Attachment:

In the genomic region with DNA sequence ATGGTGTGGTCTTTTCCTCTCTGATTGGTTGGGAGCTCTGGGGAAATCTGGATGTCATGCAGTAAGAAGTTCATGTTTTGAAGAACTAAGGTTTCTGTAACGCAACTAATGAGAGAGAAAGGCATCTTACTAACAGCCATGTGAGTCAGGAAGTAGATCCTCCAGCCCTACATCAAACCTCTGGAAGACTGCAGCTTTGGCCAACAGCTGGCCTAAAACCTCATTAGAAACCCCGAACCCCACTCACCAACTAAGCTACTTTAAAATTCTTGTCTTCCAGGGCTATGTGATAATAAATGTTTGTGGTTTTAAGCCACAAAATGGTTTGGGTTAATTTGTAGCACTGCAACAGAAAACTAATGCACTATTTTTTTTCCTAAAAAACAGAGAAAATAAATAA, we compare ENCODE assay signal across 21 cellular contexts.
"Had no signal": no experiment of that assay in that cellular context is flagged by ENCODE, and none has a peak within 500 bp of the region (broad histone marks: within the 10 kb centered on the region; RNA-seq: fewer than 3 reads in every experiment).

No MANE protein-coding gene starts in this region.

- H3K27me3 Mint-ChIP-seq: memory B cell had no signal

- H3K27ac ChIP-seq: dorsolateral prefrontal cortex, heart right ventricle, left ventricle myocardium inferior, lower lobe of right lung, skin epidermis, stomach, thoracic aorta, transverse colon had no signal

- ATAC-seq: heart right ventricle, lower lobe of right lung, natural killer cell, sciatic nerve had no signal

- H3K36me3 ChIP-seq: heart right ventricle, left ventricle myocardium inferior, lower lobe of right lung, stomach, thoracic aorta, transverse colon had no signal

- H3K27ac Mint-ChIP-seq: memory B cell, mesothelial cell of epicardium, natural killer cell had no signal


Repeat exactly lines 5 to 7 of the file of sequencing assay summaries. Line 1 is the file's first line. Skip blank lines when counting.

- H3K27ac ChIP-seq: dorsolateral prefrontal cortex, heart right ventricle, left ventricle myocardium inferior, lower lobe of right lung, skin epidermis, stomach, thoracic aorta, transverse colon had no signal

- ATAC-seq: heart right ventricle, lower lobe of right lung, natural killer cell, sciatic nerve had no signal

- H3K36me3 ChIP-seq: heart right ventricle, left ventricle myocardium inferior, lower lobe of right lung, stomach, thoracic aorta, transverse colon had no signal